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Chris Bradley, Bill Geisler; The role of context and feature information in fixation search. Journal of Vision 2009;9(8):441. doi: 10.1167/9.8.441.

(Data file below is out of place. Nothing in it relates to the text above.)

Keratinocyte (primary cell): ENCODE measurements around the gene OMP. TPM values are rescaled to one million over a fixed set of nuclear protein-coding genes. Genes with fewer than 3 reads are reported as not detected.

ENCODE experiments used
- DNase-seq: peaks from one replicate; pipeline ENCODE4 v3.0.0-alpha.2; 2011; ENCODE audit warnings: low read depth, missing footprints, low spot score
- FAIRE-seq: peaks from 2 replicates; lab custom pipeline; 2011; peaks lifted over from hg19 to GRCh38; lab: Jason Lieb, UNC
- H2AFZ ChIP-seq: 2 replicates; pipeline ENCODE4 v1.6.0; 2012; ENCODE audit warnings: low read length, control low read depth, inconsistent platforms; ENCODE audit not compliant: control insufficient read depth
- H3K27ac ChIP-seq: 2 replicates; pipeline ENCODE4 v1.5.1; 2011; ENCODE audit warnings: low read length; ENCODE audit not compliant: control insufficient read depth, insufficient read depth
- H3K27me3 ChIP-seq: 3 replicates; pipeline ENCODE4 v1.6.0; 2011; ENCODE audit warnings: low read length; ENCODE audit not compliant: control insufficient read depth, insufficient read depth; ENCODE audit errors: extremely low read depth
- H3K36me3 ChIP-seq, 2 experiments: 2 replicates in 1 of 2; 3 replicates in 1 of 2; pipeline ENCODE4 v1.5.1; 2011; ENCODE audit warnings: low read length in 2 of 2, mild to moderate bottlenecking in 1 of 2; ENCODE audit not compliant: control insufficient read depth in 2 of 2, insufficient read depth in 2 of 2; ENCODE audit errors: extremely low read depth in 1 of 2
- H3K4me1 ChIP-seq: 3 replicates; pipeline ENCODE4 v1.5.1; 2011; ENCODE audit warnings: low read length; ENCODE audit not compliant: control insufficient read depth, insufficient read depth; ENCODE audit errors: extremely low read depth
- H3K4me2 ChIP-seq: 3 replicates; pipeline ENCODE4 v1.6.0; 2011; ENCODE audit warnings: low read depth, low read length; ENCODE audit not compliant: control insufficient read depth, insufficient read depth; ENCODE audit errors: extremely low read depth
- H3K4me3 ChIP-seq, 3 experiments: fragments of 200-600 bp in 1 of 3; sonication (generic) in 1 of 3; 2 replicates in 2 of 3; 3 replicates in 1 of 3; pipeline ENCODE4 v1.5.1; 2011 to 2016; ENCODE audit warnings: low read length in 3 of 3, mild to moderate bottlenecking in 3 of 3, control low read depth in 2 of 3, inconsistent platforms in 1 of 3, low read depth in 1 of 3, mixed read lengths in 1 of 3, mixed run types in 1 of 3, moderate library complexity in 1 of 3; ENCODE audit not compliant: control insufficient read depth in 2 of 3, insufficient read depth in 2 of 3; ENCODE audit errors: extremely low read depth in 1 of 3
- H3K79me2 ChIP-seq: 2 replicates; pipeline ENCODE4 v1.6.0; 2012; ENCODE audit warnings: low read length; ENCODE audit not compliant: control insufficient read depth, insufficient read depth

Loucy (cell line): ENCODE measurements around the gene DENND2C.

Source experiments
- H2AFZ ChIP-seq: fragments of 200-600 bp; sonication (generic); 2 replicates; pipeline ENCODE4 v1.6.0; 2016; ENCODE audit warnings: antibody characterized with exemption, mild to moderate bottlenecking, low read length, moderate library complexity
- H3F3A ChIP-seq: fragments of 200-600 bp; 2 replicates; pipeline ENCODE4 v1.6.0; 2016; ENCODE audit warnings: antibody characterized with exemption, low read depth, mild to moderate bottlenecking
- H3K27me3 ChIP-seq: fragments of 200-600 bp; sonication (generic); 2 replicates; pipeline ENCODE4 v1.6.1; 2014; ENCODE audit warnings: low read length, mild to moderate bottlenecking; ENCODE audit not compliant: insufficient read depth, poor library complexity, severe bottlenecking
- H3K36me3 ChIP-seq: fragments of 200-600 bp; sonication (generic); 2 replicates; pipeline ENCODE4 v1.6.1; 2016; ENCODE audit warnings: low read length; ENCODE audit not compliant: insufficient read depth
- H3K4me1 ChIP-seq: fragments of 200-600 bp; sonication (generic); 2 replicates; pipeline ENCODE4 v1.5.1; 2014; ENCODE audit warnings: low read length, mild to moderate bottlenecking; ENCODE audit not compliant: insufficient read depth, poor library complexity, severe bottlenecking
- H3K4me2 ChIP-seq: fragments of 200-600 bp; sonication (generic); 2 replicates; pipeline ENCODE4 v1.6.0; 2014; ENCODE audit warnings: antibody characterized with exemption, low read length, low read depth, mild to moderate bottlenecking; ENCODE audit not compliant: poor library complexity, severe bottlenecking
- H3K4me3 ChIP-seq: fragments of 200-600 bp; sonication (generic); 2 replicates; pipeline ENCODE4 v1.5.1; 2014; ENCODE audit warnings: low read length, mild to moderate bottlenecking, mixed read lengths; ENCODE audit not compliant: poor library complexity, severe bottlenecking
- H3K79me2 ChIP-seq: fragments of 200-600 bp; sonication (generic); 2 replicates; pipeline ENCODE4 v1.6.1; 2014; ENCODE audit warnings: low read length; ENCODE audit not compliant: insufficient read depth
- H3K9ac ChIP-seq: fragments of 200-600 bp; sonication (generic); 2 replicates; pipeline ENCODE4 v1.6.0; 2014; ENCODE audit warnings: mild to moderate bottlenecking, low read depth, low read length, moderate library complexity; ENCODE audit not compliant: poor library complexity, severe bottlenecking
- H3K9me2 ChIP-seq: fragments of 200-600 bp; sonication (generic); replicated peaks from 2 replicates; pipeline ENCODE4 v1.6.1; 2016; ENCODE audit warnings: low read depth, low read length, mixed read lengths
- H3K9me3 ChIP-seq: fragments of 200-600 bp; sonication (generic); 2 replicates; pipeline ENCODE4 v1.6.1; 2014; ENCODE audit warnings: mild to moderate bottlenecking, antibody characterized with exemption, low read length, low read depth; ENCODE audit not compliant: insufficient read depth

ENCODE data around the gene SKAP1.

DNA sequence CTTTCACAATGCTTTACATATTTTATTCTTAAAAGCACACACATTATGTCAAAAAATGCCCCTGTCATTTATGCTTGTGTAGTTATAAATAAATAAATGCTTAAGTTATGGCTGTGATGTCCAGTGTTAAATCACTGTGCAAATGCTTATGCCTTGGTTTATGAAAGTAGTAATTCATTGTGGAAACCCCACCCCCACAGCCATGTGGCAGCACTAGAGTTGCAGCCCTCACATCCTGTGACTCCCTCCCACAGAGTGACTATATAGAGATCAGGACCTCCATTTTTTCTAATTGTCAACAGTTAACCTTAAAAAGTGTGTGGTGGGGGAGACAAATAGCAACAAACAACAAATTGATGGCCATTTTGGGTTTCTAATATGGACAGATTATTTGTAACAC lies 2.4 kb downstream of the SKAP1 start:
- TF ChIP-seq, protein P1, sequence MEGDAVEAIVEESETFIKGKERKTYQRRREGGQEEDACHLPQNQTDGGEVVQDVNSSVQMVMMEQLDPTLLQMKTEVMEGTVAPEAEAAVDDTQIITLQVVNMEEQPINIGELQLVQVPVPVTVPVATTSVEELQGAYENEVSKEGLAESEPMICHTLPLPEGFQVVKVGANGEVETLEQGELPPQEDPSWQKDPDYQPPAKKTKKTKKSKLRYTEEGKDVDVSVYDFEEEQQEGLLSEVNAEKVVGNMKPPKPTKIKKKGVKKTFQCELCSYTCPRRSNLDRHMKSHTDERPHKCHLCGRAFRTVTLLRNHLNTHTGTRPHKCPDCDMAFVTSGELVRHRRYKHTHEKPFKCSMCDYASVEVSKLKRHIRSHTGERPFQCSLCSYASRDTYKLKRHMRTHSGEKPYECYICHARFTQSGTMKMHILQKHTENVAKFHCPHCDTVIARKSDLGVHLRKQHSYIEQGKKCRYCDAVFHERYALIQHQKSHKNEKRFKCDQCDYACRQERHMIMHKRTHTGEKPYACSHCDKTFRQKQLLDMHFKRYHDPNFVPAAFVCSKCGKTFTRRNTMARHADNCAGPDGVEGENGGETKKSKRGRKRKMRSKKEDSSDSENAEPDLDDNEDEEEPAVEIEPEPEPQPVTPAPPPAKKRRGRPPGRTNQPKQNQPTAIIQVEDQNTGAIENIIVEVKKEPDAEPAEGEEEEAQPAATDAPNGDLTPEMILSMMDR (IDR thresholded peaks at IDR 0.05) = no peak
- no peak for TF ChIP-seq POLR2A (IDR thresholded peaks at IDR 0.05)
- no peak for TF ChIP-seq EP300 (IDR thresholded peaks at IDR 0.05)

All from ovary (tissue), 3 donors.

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To evaluate the relative influence of target feature information and spatial context information in visual search, human eye movements were measured in a task where a small Gabor search target was randomly positioned at one of four pre-cued locations (the context) within a circular background of 1/f noise. All cued locations were 4 deg from the initial fixation point at the center of the display; the two outermost locations were fixed at the right and left of the display, 180 degrees apart, while the middle two locations were randomly chosen on each trial from 9 possible equally-spaced locations between the two outermost locations. Each trial began with the pre-cue display. In the “context-plus-features” condition, subjects maintained fixation until they initiated the onset of the search display with a button press, giving them the opportunity to extract target feature information before making a saccade. In the “context-only” condition, subjects also maintained fixation until the button press, but the search display did not appear until an eye movement was initiated. The duration of the search display was fixed at 500ms. Interestingly, the results suggest that in both conditions subjects planned two saccades prior to initiation of the first saccade, and thus in this task the eye movement strategy was largely determined by the context. The human eye movement patterns were compared with the predictions of several model searchers including the Bayesian ideal (Ideal), expected entropy minimization (EEM) and random (Ran). Both the Ideal and the EEM were found to predict the direction of human saccades relatively well; however, humans tended to fixate closer to the arc on which the targets lay than did the models.
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